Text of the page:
Avoid the scams, find out which Business Opportunities actually work
10th July 2009
Filed under: Direct Mail,Internet Marketing,Seminars — Ben @ 8:23 am

I still remember the first time I was really sucked in by a sales letter.

It was in 2003 when I got a mailing I’d requested from Vince Stanzione for his spread betting course.

I received a large envelope full of sales material and read it over and over again. After a week or so I sent off the money (£297) for the course and looked forward to receiving my new product.

The sales letter had certainly done its job. It had sold me superbly and coaxed me into spending more than I ever imagined I would on a home study course.

That whole experience led me into the business opportunity world and resulted in the creation of this blog and my main review site, BizOppsUK.com.

In the 6 years since I read that first mailing piece, I have read hundreds of sales letters.

Most have been mediocre, some terrible and a select few have been excellent. However, in many of these sales letters there has been one common theme – the copywriter exaggerating the truth somewhat.

Plenty of sales letters contain a story to hook the reader in and I guess you could say that some copywriters, as my friend Sam would say, “don’t let the truth get in the way of a good story“.

I was reminded of this a couple of weeks ago after viewing a website for a Clickbank product, a successful one, which had been created by somebody who I often see at seminars. He’s a great bloke and we tend to catch up over a few beers each time we bump into each other.

This sales letter was telling the story about how my seminar friend had become a successful internet marketer.

Apparently, after listening attentively at a seminar a couple of years ago, he found a secret group having a mastermind session and gatecrashed their little gathering. After that meeting he had all the knowledge he needed to get started on his way to becoming a marketing superstar.

A great story, no doubt, but slightly different to the version of events that I recall.

My recollection of that seminar was that this particular fella was usually found sat on the back row with myself and several other semi-successful marketers, watching (and picking holes in) the various presentations and pitches (taking the mickey, basically).

When we weren’t in the seminar room for the scheduled presentations, we were at the bar.

The only “mastermind” session that I remember from that particular seminar was the downing of shots at the bar and the drunken arguments in the smoking area.

Perhaps the most successful marketer who was there (one who you would imagine would be in a mastermind group) was more interested in drinking than masterminding and we usually found him slumped over the bar come breakfast time. I don’t think he surfaced from his room unless there were other marketers at the bar.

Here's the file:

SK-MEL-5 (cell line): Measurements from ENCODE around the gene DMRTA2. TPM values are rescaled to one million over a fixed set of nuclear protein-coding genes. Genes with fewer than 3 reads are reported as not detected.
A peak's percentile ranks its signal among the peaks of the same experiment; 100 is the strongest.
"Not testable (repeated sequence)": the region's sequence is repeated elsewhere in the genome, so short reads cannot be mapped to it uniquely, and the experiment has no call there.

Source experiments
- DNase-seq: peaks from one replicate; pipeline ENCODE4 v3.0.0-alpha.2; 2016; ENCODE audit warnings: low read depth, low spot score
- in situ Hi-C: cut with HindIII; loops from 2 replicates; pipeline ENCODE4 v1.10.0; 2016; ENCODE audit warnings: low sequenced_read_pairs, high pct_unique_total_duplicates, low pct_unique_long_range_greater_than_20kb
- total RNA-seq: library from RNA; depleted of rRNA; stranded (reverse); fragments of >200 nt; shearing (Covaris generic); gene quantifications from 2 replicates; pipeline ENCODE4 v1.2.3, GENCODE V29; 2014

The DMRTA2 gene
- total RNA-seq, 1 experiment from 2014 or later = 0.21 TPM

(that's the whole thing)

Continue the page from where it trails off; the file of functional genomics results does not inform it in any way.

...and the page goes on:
Don’t get me wrong, the Clickbank vendor telling the story is successful and well worth listening to, but the events were slightly different to the professional sheen he put on the story in the sales letter.

The other story that didn’t quite ring true got me into a bit of trouble with one successful UK marketer.

This particular fella had written a story about a chance meeting with a millionaire who then basically taught him everything he knew.

Unfortunately in my review of this marketer I told a different version of events – one I had gleaned from a talk the marketer gave at one of his seminars.

At the seminar he said that he had been chasing the dream for years, attending lots of different events and paying for all kinds of mentoring packages when one day it just ‘clicked’. In the sales letter he told this completely different story that clashed with the truth, as I understood it.

Obviously this caused problems. Customers would see his sales letter, decide to do some research and come across my site. On my site I told a different story (don’t forget, the one he told in front of a camera i.e. a primary source) and so these customers became confused and confronted him.

The first I knew of it was when I received an email basically saying “what the &%#@! Please take that stuff down ASAP you’re confusing my customers!

So much for the down-to-earth, honest, ex-minimum wage slave!

Of course, telling lies in a sales letter can get you into a lot of trouble if you step over the line.

Adding a couple of little white lies to a sales letter is usually considered fine, probably to be expected but once you start creating fake Clickbank screenshots or faking testimonials then you’re into fraud territory.

Sadly I’ve seen plenty of those types of sales letters too and I’m sure they’ll keep on coming…

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